001 Cigar Box Guitars

These two cool cats introduced me to the Cigar Box Guitar. With a variety of boxes and number of strings, these handmade instruments are pretty awesome and have such a range of sounds.

Paul Allen has a regular stall at the Sydney RocknRoll & Alternative Markets where you can come and hear him play his rockin’ blues and check out the guitars. Oliver Irving, who met Paul at his stall actually makes these quirky instruments, and as you can see in the video is a wealth of Cigar Box knowledge, too.



Video Adventures



[Car engine starts and revs…]

[Theme music]

Safari: Hi. I’m Safari Lee and this is Sidestreeters – a podcast about people, places and adventures that are a little bit different from the mainstream.

[End Intro]

Safari: Welcome to another episode of Sidestreeters. I’m catching up with two pretty cool cats – Paul Allen and Oliver Irving, who introduced me to cigar box guitars. These instruments have a really rich history and a fabulous sound. I bumped into these guys at a local rock’n’roll market and was really impressed by Paul’s ability to play these really unique instruments and the fact that Oliver makes them. And if you’d like to get your hands on a cigar box guitar, be sure to check out the links on the Sidestreeters’ website. Sidestreeters.com.

[Theme music fades]

[Cigar box guitar music playing over sounds of market stall with people talking in the background]

Oliver: Ahh, these are cigar box guitars, and there’s a history to them. It goes back to after the American Civil War. A lot of the, umm, slave labour guys wanted to play music and they improvised. And they started off getting fence posts, a bit of chicken wire… and the history says that the plantation owner who smoked cigars was throwing out his cigar boxes. So one of the guys got a cigar box, and he put a fence post on it and a bit of chicken wire and…

[Plays short riff on guitar]

Oliver: …and that’s how cigar box guitars started. And it’s a bluesy sound. So there were guys like Muddy Waters, BB King used these cigar box guitars in their bands back in the 60s. So there’s quite a… quite a history to it.

And then I think it went off… it sort of went off the scene. It disappeared. People could now, you could buy instruments. During those, after the Civil War you could buy stuff. But you remember the old skiffle bands? With a broomstick and a bit of string? It was improvisation like that.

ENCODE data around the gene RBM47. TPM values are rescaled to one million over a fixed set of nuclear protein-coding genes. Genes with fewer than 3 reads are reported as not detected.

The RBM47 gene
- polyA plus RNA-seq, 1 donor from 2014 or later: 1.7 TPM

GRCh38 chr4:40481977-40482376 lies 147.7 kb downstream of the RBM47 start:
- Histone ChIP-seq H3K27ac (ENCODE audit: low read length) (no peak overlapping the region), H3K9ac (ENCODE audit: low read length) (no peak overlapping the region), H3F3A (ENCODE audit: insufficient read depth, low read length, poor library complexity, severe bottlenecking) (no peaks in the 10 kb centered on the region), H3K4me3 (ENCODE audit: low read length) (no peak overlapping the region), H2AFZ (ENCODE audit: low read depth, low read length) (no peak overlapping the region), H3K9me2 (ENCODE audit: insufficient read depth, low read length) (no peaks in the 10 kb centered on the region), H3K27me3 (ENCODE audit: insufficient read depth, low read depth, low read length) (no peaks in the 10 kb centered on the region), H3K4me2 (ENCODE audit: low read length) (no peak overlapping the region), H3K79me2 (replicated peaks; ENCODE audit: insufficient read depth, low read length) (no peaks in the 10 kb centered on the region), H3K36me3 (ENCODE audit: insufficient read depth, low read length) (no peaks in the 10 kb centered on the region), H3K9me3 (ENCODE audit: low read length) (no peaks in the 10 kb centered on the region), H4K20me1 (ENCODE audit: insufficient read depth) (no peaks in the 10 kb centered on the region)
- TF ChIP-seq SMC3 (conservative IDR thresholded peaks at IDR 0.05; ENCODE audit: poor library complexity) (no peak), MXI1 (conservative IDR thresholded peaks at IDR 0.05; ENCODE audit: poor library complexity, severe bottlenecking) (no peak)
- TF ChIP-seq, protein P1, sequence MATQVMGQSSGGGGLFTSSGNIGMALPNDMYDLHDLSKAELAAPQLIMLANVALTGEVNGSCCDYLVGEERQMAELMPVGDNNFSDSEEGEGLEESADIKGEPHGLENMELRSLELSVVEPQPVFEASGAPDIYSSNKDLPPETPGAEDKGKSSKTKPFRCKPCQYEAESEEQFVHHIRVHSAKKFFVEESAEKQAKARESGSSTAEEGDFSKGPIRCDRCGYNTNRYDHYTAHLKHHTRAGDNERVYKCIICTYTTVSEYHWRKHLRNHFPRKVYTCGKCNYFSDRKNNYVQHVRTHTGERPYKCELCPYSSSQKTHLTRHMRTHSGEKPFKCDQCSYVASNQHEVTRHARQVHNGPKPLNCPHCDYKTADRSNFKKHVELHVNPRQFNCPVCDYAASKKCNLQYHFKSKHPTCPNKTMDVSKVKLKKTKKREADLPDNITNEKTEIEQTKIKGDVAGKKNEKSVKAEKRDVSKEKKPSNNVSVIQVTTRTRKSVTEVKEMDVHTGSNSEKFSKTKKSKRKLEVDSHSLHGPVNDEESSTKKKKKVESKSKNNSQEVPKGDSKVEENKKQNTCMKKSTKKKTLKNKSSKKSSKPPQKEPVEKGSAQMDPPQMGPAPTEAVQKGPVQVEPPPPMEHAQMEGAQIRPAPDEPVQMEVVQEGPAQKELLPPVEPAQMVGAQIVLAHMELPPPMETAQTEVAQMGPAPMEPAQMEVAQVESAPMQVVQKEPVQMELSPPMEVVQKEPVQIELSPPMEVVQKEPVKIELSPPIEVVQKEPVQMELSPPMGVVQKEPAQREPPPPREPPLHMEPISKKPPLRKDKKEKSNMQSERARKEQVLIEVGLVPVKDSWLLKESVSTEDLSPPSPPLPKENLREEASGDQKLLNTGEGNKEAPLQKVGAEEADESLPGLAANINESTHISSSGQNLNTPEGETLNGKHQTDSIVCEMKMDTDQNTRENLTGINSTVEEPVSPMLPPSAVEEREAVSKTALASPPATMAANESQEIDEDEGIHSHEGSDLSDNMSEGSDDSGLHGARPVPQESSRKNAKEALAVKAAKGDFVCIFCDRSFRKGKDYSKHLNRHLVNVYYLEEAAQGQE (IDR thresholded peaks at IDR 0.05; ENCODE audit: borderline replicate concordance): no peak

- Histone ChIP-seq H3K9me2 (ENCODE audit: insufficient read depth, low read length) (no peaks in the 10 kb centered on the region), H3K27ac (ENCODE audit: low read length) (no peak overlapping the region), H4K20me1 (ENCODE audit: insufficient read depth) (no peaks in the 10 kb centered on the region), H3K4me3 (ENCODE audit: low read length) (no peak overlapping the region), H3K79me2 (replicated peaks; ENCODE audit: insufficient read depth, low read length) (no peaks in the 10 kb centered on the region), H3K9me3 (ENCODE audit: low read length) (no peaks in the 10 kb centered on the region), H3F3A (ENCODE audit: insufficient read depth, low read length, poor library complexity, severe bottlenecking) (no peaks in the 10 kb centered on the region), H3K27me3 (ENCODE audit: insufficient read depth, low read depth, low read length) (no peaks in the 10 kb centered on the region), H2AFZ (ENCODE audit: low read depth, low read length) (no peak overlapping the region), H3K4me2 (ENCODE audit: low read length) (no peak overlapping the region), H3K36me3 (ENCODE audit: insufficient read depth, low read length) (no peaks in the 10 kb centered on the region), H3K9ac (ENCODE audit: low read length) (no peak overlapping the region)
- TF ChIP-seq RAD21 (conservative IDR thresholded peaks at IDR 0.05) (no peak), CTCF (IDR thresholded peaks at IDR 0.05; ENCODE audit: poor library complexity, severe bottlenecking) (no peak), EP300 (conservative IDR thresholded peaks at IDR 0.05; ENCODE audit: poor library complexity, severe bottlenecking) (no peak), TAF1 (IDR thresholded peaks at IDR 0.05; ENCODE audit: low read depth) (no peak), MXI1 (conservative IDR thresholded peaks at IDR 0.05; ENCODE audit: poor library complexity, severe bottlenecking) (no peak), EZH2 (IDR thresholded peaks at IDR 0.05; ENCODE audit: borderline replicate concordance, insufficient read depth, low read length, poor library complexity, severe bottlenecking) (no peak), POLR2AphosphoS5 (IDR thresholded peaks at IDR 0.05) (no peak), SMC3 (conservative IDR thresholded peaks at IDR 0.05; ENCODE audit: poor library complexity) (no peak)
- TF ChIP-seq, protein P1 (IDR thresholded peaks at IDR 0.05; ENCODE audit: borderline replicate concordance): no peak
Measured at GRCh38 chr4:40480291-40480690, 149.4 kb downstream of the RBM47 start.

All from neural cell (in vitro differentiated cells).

And then I discovered it completely by accident. And I thought “Oh they look… they look really cool.” Just stick it on the wall. It’s like a painting. A bit of art – playable art. So I did a lot of research and then I started making… I made one. And then I made another one. And another one and another one and it’s just fun. It’s really cool. They all sound different and they look great and ahhh I’m in a new toy shop.

Safari: So were you a guitar player before? Is that how you knew how to string them?

Oliver: No. No, I knew nothing about it at all. Umm… I played a guitar badly in my teens. Really badly. And then I thought starting to make these I thought I’ll learn how to play a normal guitar. So I started having some guitar lessons. And umm I still play badly but I don’t care. I’m having fun doing it.

[Guitar riffs]

Paul: Sounds pretty cool.

[Strums the guitar strings]

Paul: It’s got a nice tone to it, that one.

Safari: So, I don’t even understand how they’d be tuned.

Paul: So they’re tuned… these two are the same string. So whatever the top string is it’s sort of irrelevant but the other strings the same so you can boogie.

[Plays octaves on guitar]

Safari: So you’re doing octave kind of?

Paul: yep.

Safari: And what is the next one on the fifth?

[Guitar playing each string. Continues playing while talking]

Paul: The fifth. Yeah. This particular guitar it’s got a really, really low action so it’s not great for slide because it’s so…

[Guitar slide examples of heavy sound]

Paul: It’s more of a…

[Playing notes on guitar rather than sliding]

Paul: Yeah It’s more got a slappy bass sorta feel.

[Plays guitar]

Paul: And we’ve got really heavy strings on it. But it’s just got a lovely sound.

Oliver: Yeah, it’s a good pick up.

Paul: Whereas we’ve got Oliver’s one here, that made this one. That’s more your traditional guitar sort of sound. And it’s better for slide because it’s got a heavier sort of…

[Plays heavy guitar chord]

Paul: And I’ll use a heavier slide because you get better resonance with the heavier slide. So this is a brass slide that’s tapered inside and out for different sized fingers.

[Plays guitar in slide style while tapping tambourine with his foot]


[Theme music]

Safari: Well I hope you’ve enjoyed this episode of Sidestreeters as much as I’ve enjoyed bringing it to you. Be sure to stop by the Sidestreeters website – Sidestreeters.com – to discover more people, places and adventures that are a little bit different from the mainstream.

[Car revs engine. Tyres squeal. Car drives away]